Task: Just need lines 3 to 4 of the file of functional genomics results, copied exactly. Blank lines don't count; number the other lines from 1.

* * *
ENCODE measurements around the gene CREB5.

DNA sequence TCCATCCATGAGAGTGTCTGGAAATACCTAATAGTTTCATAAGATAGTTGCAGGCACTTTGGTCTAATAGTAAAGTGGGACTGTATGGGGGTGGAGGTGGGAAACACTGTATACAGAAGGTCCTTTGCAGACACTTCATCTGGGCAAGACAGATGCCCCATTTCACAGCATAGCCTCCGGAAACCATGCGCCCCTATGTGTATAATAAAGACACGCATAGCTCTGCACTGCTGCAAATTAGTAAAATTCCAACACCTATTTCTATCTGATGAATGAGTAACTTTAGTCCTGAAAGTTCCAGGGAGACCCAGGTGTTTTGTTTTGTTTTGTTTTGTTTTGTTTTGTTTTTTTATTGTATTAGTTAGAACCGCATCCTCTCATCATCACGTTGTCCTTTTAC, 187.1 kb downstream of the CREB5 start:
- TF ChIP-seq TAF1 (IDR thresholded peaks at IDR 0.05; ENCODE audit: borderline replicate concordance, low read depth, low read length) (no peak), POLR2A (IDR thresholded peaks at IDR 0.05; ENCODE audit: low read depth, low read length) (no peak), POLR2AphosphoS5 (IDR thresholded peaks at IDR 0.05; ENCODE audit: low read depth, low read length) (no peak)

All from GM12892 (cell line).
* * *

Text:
- TF ChIP-seq TAF1 (IDR thresholded peaks at IDR 0.05; ENCODE audit: borderline replicate concordance, low read depth, low read length) (no peak), POLR2A (IDR thresholded peaks at IDR 0.05; ENCODE audit: low read depth, low read length) (no peak), POLR2AphosphoS5 (IDR thresholded peaks at IDR 0.05; ENCODE audit: low read depth, low read length) (no peak)

All from GM12892 (cell line).